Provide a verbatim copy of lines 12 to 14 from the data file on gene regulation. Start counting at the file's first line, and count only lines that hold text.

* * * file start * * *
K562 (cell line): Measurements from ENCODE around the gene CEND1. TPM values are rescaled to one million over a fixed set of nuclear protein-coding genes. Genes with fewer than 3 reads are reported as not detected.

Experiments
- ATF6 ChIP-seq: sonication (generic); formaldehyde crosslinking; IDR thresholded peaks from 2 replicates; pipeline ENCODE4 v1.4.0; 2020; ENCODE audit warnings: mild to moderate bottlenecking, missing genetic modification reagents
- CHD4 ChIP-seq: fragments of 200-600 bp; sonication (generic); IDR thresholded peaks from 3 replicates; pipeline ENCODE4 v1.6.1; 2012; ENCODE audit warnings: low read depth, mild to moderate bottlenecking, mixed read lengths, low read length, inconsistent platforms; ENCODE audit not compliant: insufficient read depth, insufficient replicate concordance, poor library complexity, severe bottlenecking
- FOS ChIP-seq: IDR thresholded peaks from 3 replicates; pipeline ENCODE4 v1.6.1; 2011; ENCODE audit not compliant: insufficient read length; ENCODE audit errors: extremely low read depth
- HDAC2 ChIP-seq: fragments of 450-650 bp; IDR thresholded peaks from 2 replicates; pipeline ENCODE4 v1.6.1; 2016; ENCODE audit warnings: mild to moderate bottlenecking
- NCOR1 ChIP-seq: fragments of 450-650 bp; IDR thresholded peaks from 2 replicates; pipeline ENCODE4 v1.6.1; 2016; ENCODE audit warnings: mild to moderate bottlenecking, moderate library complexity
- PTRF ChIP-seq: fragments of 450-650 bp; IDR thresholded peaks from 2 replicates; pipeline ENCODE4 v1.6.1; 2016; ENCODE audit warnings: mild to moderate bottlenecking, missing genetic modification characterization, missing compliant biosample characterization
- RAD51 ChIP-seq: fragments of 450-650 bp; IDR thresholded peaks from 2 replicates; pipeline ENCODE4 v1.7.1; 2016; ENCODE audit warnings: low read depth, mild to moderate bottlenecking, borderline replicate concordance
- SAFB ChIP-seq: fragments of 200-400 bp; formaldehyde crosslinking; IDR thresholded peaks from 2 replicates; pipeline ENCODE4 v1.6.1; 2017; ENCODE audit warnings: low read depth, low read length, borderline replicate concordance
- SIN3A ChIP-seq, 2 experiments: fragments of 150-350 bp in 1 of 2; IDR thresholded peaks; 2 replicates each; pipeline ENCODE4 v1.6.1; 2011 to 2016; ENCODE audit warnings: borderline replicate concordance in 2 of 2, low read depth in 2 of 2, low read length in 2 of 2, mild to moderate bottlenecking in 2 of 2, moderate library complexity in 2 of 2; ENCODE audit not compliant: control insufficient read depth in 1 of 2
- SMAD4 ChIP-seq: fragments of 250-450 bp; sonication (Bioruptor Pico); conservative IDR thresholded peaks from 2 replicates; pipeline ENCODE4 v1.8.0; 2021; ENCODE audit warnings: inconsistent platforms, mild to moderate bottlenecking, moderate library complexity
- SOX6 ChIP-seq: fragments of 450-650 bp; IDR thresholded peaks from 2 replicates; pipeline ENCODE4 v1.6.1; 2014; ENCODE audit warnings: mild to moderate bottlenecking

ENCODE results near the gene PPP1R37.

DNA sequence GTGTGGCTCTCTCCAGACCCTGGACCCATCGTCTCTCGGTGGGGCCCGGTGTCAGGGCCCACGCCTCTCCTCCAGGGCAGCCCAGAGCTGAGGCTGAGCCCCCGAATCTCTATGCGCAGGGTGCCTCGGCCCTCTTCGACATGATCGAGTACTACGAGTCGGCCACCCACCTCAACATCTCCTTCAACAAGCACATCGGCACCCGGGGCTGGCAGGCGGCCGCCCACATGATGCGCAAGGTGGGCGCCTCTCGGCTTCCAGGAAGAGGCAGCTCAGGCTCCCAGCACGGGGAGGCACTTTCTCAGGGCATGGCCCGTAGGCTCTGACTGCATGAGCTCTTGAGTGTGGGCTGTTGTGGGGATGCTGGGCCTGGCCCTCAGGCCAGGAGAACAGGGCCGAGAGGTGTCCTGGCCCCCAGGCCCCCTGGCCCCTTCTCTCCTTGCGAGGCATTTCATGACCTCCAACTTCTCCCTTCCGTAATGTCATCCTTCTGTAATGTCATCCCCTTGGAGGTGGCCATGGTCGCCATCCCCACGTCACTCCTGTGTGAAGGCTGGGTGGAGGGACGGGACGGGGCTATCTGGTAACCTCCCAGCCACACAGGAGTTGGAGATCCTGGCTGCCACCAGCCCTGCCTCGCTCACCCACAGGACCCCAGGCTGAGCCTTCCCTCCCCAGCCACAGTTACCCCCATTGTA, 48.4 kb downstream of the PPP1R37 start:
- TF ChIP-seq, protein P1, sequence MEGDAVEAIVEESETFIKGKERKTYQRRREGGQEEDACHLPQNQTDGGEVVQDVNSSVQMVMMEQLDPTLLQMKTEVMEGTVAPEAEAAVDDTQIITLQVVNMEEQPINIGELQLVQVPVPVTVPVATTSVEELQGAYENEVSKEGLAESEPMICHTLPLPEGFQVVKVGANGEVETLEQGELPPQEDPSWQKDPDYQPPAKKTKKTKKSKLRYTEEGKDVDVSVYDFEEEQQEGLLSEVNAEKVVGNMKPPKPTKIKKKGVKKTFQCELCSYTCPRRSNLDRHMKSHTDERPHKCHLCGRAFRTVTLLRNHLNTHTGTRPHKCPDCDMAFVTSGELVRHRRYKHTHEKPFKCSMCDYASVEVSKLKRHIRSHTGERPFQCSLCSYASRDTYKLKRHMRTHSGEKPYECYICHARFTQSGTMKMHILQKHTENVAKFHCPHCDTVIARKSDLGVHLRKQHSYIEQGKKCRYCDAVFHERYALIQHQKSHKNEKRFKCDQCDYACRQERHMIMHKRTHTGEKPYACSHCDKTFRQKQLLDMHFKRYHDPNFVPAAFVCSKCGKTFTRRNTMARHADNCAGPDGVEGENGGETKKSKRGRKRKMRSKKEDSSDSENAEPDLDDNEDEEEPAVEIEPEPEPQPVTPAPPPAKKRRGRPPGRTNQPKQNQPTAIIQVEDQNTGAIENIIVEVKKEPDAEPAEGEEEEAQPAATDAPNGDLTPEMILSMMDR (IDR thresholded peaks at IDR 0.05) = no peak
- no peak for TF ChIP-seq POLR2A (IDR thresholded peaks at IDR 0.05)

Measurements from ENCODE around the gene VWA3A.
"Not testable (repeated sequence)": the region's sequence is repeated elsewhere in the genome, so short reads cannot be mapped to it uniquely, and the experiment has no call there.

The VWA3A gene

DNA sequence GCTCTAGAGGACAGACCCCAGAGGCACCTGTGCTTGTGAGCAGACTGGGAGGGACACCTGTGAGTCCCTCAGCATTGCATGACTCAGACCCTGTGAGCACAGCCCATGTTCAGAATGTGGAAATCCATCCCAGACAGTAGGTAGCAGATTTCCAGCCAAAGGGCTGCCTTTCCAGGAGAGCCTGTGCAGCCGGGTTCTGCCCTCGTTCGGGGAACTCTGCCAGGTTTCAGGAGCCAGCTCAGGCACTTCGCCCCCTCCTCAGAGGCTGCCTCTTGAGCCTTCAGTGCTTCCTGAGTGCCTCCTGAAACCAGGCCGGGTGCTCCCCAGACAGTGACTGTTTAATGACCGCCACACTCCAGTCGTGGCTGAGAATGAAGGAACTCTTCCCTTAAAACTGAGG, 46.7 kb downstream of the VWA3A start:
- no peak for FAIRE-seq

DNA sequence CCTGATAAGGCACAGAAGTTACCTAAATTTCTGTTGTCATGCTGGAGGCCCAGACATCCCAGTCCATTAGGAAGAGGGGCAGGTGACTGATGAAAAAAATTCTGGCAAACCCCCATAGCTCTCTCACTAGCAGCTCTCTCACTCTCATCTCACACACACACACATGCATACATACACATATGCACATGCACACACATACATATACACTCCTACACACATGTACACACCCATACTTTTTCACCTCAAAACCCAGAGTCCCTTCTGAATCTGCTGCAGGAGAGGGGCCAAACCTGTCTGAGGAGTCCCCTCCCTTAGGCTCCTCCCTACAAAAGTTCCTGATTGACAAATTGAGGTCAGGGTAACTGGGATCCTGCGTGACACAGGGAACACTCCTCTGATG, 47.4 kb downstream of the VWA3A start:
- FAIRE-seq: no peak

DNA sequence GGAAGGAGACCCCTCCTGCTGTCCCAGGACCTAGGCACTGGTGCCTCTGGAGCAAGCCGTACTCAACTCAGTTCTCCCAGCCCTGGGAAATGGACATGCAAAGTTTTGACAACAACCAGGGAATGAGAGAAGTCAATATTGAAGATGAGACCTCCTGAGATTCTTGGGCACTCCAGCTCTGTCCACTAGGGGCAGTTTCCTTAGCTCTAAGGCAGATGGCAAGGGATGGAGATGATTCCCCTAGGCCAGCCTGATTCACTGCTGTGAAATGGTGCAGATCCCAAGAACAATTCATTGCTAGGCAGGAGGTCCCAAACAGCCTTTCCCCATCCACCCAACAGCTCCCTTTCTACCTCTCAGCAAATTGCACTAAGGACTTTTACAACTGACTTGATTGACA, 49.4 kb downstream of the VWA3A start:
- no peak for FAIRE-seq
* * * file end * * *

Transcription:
- SMAD4 ChIP-seq: fragments of 250-450 bp; sonication (Bioruptor Pico); conservative IDR thresholded peaks from 2 replicates; pipeline ENCODE4 v1.8.0; 2021; ENCODE audit warnings: inconsistent platforms, mild to moderate bottlenecking, moderate library complexity
- SOX6 ChIP-seq: fragments of 450-650 bp; IDR thresholded peaks from 2 replicates; pipeline ENCODE4 v1.6.1; 2014; ENCODE audit warnings: mild to moderate bottlenecking

ENCODE results near the gene PPP1R37.